Irving Penn. Diverse Worlds
|Location:||Kumu exhibition spaces|
Photo: Irving Penn (1917–2009). Balenciaga “Little Great Coat” (Lisa Fonssagrives-Penn). 1950, Paris. Moderna Museet, Sweden. © The Irving Penn Foundation
4th floor, B-wing
Irving Penn (1917–2009) is considered one of the leading photographers of our time. He worked in advertising and fashion, and was acclaimed in both worlds. In distinct series of portraits, fashion photographs and still lifes, he developed a unique style that is recognisable for its clarity of detail and precision, and for minimalist expression. Penn worked almost exclusively in the studio, primarily in his own in Manhattan, but also in a mobile studio that he put up wherever he happened to be in the world.
The exhibition „Irving Penn. Diverse Worlds” presents photographs from several of Irving Penn’s best-known series. Most of them were donated to the Moderna Museet, Sweden in 1995 by the artist in memory of his Swedish-born wife, Lisa Fonssagrives-Penn. The exhibition includes photographs that span a period of more than fifty years, as well as some of his spreads for magazines, primarily the American magazine Vogue.
Irving Penn worked for Vogue almost his entire professional career. The 1943 cover of Vogue was Irving Penn’s first published cover photograph. It is a composition of exclusive fashion accessories and, rather surprisingly, a picture with lemons. His final cover for the magazine being published in May of 2004. Together with Richard Avedon at Harper’s Bazaar, Penn became one of the leading figures of the genre, and central to the development of traditions in the field of fashion photography. One of the things that made fashion photographers so successful was that they were able to publish week after week and be credited by name in widely distributed editorial stories.
With a degree in art, Penn was quite familiar with both contemporary and historical art. His still lifes allude to the masters of art history, which reflects the particular interest he took in European still lifes of the early 17th and 18th centuries. While the history of art is always present in Penn’s still lifes, he exploited the photographic medium’s possibilities to create entirely new images that illuminate aspects of existence other than those found in historical paintings.
His oeuvre contains both commercial and artistic work. In the 1970s though he began to focus increasingly on exhibitions and books, and in 1984 the Museum of Modern Art in New York arranged a comprehensive retrospective of his work. The year after, Irving Penn was awarded the international photography prize the Hasselblad Award.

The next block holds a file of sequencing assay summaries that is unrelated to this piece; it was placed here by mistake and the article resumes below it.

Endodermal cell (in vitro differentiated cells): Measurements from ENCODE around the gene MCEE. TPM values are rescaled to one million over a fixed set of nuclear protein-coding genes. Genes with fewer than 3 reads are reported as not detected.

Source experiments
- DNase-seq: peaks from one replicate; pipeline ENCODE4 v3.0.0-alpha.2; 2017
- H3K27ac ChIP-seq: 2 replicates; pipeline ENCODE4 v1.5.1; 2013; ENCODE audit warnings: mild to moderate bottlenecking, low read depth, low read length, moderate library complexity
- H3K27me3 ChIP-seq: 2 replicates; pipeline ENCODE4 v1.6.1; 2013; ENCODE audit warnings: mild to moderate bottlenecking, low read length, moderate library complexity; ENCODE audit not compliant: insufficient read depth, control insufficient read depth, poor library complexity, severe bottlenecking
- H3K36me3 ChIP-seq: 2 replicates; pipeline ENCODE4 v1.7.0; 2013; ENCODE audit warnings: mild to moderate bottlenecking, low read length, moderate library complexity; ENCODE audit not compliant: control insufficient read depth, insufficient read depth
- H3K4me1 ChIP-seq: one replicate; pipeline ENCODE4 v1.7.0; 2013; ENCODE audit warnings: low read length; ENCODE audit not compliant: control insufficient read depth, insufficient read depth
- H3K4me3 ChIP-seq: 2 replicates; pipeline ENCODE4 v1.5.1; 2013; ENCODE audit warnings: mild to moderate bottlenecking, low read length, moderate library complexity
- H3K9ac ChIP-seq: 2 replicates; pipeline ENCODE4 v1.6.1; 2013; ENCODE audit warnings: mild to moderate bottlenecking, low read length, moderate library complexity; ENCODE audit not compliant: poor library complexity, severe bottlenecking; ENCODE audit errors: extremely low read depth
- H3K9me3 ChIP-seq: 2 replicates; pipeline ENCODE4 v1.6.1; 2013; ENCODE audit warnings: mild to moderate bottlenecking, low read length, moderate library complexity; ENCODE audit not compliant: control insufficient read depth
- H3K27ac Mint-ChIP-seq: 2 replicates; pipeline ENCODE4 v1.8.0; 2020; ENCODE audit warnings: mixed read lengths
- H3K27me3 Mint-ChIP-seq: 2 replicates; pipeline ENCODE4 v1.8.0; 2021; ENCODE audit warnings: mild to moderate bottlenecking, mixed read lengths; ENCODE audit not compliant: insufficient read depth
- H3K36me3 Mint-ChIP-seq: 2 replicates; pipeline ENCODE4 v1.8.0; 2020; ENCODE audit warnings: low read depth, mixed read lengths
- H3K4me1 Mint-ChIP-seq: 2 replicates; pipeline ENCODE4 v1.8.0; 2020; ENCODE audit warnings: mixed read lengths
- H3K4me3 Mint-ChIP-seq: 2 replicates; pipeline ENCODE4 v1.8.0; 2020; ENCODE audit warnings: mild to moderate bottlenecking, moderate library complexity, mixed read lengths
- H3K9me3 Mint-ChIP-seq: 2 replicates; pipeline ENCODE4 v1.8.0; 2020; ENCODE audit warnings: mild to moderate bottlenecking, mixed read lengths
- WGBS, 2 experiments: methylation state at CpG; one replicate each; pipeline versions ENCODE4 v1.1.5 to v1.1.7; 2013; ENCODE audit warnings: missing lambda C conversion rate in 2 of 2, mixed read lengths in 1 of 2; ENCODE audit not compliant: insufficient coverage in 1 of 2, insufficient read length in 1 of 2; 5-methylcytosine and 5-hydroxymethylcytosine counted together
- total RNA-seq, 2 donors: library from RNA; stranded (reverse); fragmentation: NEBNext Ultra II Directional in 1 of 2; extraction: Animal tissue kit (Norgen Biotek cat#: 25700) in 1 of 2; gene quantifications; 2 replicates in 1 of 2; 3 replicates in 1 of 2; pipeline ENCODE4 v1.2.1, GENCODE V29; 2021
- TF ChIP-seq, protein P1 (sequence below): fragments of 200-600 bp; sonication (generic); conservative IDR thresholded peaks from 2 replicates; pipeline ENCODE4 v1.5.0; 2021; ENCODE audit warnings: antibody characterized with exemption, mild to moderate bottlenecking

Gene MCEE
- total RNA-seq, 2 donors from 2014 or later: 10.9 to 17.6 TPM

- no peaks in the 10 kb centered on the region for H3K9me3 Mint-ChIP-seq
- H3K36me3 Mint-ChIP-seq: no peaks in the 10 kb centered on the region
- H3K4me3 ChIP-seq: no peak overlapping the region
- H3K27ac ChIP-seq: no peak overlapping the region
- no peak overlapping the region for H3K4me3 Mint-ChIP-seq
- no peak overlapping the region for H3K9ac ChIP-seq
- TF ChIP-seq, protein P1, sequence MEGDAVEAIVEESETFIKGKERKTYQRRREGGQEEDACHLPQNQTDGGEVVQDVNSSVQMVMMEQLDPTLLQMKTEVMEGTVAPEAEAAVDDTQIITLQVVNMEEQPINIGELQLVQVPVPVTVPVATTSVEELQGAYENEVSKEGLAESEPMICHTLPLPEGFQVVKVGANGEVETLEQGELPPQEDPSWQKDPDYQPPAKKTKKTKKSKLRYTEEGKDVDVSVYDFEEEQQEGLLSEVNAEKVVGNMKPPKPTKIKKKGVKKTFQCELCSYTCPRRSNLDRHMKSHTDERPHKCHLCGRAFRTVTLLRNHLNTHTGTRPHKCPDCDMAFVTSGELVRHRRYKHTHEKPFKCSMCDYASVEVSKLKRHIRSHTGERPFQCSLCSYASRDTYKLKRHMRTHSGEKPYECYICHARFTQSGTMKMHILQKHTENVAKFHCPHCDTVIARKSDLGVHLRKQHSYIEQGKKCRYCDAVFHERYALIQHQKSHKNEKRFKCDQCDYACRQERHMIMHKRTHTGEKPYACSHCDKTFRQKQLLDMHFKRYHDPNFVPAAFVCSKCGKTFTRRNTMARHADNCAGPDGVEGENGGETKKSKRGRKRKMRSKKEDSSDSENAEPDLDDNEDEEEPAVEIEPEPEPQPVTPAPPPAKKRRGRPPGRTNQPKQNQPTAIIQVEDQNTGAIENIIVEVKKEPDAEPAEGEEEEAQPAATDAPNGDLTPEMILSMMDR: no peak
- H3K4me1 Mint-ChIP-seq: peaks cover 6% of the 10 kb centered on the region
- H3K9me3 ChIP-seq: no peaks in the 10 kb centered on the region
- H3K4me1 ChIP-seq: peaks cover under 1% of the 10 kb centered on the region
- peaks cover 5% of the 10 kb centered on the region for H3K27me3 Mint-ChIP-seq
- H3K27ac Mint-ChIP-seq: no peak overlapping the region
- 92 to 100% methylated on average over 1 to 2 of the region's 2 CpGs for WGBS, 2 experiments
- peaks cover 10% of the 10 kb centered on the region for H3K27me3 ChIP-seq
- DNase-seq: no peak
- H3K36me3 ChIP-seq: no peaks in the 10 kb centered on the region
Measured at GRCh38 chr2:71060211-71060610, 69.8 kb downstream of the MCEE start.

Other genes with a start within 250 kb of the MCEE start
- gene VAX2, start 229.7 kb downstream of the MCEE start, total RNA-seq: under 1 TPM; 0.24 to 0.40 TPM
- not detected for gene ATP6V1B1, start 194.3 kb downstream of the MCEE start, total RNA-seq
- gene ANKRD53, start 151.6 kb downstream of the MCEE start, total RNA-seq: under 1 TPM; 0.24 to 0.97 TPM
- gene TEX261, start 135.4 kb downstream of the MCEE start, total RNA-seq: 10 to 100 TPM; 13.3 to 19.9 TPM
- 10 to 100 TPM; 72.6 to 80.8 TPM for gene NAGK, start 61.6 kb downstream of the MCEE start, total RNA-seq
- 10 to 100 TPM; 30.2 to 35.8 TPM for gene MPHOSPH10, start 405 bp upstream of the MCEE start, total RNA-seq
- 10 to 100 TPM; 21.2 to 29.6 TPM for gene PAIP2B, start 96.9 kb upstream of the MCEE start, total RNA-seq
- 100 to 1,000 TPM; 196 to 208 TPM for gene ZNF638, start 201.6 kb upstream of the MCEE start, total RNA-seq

Irving Penn was a frequent traveller. On his many trips to unusual destinations, separated from his permanent studio, Penn and his assistants would build up a mobile studio. Penn’s works from such places as New Guinea, Morocco, and Dahomey (now Benin) have at times been called his “ethnographic series”. Seen in the context of Irving Penn’s other imagery, similarities emerge with his fashion photography. In a 1967 issue of Vogue, with a series of photographs from Dahomey, the magazine emphasizes how clothing, jewellery and body decorations reveal the subjects’ striving for beauty.
Irving Penn’s studio in lower Manhattan remains intact, painted white with grey doors and a well-worn floor. Instead of placing his models in dramatically staged scenes or in natural environments, he used his own studio as a backdrop – untidy and almost entirely devoid of attributes. Another characteristic of Penn’s portraits is the use of a corner of the room. The model is often backed into this corner to be photographed. His sparse instructions on these occasions were more or less to simply look into the camera and let the model’s body do the talking. Many of the subjects of these portraits were well-known cultural figures, such as the artist Salvador Dalí, the fashion designer Elsa Schiaparelli and the composer Igor Stravinsky.
Alongside his fashion photography and portraits of cultural figures, in 1950 Irving Penn began a series of pictures of craftsmen and other workers that he called “Small Trades”. He usually photographed them from the front, standing, clad in work clothes and holding the tools of their trade. These respectful representations of proud workers capture both the individuals and their trades.
The various seemingly distinct series of photographs that make up Irving Penn’s body of work are tied together by his curiosity and desire to portray his subjects in a particular, fastidious and detailed manner. He did this by photographing everything in the same milieu. The widely varied image worlds we meet here were all literally constructed in the same room – Irving Penn’s studio.
Curators: Andreas Nilsson and John Peter Nilsson
Exhibition organiser is Moderna Museet Sweden in cooperation with Kumu Art Museum.
Cooperation partner: Irving Penn Foundation